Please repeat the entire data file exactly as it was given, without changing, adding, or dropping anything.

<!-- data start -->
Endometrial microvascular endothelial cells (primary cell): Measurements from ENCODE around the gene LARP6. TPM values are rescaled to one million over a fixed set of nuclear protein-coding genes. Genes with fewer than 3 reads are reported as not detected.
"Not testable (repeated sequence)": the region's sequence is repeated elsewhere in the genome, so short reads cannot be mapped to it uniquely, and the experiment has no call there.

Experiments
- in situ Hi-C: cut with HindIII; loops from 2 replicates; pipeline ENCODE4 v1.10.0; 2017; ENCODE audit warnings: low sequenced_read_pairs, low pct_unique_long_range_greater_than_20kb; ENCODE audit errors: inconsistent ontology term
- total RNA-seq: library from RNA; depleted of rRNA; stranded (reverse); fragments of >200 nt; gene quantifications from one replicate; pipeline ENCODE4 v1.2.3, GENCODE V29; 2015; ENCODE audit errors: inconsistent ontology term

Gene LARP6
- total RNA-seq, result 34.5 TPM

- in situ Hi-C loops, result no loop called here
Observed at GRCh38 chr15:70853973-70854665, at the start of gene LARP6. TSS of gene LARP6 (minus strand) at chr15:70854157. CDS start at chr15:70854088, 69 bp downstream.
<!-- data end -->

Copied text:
Endometrial microvascular endothelial cells (primary cell): Measurements from ENCODE around the gene LARP6. TPM values are rescaled to one million over a fixed set of nuclear protein-coding genes. Genes with fewer than 3 reads are reported as not detected.
"Not testable (repeated sequence)": the region's sequence is repeated elsewhere in the genome, so short reads cannot be mapped to it uniquely, and the experiment has no call there.

Experiments
- in situ Hi-C: cut with HindIII; loops from 2 replicates; pipeline ENCODE4 v1.10.0; 2017; ENCODE audit warnings: low sequenced_read_pairs, low pct_unique_long_range_greater_than_20kb; ENCODE audit errors: inconsistent ontology term
- total RNA-seq: library from RNA; depleted of rRNA; stranded (reverse); fragments of >200 nt; gene quantifications from one replicate; pipeline ENCODE4 v1.2.3, GENCODE V29; 2015; ENCODE audit errors: inconsistent ontology term

Gene LARP6
- total RNA-seq, result 34.5 TPM

- in situ Hi-C loops, result no loop called here
Observed at GRCh38 chr15:70853973-70854665, at the start of gene LARP6. TSS of gene LARP6 (minus strand) at chr15:70854157. CDS start at chr15:70854088, 69 bp downstream.